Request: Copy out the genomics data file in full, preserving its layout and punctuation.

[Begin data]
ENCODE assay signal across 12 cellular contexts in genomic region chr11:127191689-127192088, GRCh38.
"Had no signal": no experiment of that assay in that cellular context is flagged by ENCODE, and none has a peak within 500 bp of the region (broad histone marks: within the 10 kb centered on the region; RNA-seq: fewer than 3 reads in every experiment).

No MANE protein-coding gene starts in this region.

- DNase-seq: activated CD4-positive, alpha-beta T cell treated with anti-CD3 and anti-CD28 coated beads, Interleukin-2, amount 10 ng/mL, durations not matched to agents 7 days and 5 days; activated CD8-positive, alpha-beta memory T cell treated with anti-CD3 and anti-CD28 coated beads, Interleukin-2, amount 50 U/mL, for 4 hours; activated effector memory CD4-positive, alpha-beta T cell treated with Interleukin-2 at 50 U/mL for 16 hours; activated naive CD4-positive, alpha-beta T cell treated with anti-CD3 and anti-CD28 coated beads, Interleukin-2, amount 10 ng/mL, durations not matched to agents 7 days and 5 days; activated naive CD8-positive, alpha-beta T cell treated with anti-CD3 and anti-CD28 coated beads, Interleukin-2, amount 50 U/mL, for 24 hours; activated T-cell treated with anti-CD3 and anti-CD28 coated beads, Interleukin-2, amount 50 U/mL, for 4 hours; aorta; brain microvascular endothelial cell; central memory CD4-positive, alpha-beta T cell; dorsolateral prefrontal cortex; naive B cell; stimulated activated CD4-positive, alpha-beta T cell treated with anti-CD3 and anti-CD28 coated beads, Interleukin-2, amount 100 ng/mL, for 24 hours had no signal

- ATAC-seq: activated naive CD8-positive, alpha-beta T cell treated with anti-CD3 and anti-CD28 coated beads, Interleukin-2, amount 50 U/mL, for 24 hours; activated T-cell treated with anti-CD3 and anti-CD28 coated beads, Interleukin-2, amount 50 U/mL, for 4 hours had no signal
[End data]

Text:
ENCODE assay signal across 12 cellular contexts in genomic region chr11:127191689-127192088, GRCh38.
"Had no signal": no experiment of that assay in that cellular context is flagged by ENCODE, and none has a peak within 500 bp of the region (broad histone marks: within the 10 kb centered on the region; RNA-seq: fewer than 3 reads in every experiment).

No MANE protein-coding gene starts in this region.

- DNase-seq: activated CD4-positive, alpha-beta T cell treated with anti-CD3 and anti-CD28 coated beads, Interleukin-2, amount 10 ng/mL, durations not matched to agents 7 days and 5 days; activated CD8-positive, alpha-beta memory T cell treated with anti-CD3 and anti-CD28 coated beads, Interleukin-2, amount 50 U/mL, for 4 hours; activated effector memory CD4-positive, alpha-beta T cell treated with Interleukin-2 at 50 U/mL for 16 hours; activated naive CD4-positive, alpha-beta T cell treated with anti-CD3 and anti-CD28 coated beads, Interleukin-2, amount 10 ng/mL, durations not matched to agents 7 days and 5 days; activated naive CD8-positive, alpha-beta T cell treated with anti-CD3 and anti-CD28 coated beads, Interleukin-2, amount 50 U/mL, for 24 hours; activated T-cell treated with anti-CD3 and anti-CD28 coated beads, Interleukin-2, amount 50 U/mL, for 4 hours; aorta; brain microvascular endothelial cell; central memory CD4-positive, alpha-beta T cell; dorsolateral prefrontal cortex; naive B cell; stimulated activated CD4-positive, alpha-beta T cell treated with anti-CD3 and anti-CD28 coated beads, Interleukin-2, amount 100 ng/mL, for 24 hours had no signal

- ATAC-seq: activated naive CD8-positive, alpha-beta T cell treated with anti-CD3 and anti-CD28 coated beads, Interleukin-2, amount 50 U/mL, for 24 hours; activated T-cell treated with anti-CD3 and anti-CD28 coated beads, Interleukin-2, amount 50 U/mL, for 4 hours had no signal